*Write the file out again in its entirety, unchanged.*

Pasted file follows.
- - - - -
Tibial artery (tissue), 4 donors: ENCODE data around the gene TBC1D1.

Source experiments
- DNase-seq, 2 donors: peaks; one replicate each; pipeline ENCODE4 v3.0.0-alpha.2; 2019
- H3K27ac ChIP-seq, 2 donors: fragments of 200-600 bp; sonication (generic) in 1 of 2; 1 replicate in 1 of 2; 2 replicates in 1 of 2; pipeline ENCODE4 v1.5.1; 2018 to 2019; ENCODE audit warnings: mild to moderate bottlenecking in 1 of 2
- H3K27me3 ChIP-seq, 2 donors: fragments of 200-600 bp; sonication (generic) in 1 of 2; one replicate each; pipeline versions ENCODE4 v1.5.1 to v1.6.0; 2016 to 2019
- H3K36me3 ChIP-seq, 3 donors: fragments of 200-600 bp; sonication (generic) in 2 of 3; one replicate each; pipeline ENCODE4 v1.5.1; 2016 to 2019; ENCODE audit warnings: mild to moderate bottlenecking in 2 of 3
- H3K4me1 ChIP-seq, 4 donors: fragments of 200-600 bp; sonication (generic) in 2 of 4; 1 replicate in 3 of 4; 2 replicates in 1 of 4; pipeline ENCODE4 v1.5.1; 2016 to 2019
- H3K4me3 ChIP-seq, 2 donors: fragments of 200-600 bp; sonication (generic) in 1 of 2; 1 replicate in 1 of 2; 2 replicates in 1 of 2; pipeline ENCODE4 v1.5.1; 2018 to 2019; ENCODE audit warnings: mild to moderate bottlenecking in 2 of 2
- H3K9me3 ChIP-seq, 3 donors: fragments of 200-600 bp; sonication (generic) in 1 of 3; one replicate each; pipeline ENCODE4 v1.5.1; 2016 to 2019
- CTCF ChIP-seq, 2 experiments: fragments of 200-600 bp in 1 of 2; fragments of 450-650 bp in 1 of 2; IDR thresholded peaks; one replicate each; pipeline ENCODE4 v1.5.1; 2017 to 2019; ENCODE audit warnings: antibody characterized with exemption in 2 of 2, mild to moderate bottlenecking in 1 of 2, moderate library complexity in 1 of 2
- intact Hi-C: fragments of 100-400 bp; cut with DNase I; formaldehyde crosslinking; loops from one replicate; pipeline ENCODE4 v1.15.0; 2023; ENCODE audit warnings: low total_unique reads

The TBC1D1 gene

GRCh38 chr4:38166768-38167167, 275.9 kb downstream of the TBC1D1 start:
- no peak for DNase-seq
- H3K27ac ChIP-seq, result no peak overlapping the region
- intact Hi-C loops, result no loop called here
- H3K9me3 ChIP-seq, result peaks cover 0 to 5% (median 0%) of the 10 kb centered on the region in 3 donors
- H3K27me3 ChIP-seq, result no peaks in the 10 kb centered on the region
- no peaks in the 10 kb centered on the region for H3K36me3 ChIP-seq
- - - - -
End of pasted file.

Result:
Tibial artery (tissue), 4 donors: ENCODE data around the gene TBC1D1.

Source experiments
- DNase-seq, 2 donors: peaks; one replicate each; pipeline ENCODE4 v3.0.0-alpha.2; 2019
- H3K27ac ChIP-seq, 2 donors: fragments of 200-600 bp; sonication (generic) in 1 of 2; 1 replicate in 1 of 2; 2 replicates in 1 of 2; pipeline ENCODE4 v1.5.1; 2018 to 2019; ENCODE audit warnings: mild to moderate bottlenecking in 1 of 2
- H3K27me3 ChIP-seq, 2 donors: fragments of 200-600 bp; sonication (generic) in 1 of 2; one replicate each; pipeline versions ENCODE4 v1.5.1 to v1.6.0; 2016 to 2019
- H3K36me3 ChIP-seq, 3 donors: fragments of 200-600 bp; sonication (generic) in 2 of 3; one replicate each; pipeline ENCODE4 v1.5.1; 2016 to 2019; ENCODE audit warnings: mild to moderate bottlenecking in 2 of 3
- H3K4me1 ChIP-seq, 4 donors: fragments of 200-600 bp; sonication (generic) in 2 of 4; 1 replicate in 3 of 4; 2 replicates in 1 of 4; pipeline ENCODE4 v1.5.1; 2016 to 2019
- H3K4me3 ChIP-seq, 2 donors: fragments of 200-600 bp; sonication (generic) in 1 of 2; 1 replicate in 1 of 2; 2 replicates in 1 of 2; pipeline ENCODE4 v1.5.1; 2018 to 2019; ENCODE audit warnings: mild to moderate bottlenecking in 2 of 2
- H3K9me3 ChIP-seq, 3 donors: fragments of 200-600 bp; sonication (generic) in 1 of 3; one replicate each; pipeline ENCODE4 v1.5.1; 2016 to 2019
- CTCF ChIP-seq, 2 experiments: fragments of 200-600 bp in 1 of 2; fragments of 450-650 bp in 1 of 2; IDR thresholded peaks; one replicate each; pipeline ENCODE4 v1.5.1; 2017 to 2019; ENCODE audit warnings: antibody characterized with exemption in 2 of 2, mild to moderate bottlenecking in 1 of 2, moderate library complexity in 1 of 2
- intact Hi-C: fragments of 100-400 bp; cut with DNase I; formaldehyde crosslinking; loops from one replicate; pipeline ENCODE4 v1.15.0; 2023; ENCODE audit warnings: low total_unique reads

The TBC1D1 gene

GRCh38 chr4:38166768-38167167, 275.9 kb downstream of the TBC1D1 start:
- no peak for DNase-seq
- H3K27ac ChIP-seq, result no peak overlapping the region
- intact Hi-C loops, result no loop called here
- H3K9me3 ChIP-seq, result peaks cover 0 to 5% (median 0%) of the 10 kb centered on the region in 3 donors
- H3K27me3 ChIP-seq, result no peaks in the 10 kb centered on the region
- no peaks in the 10 kb centered on the region for H3K36me3 ChIP-seq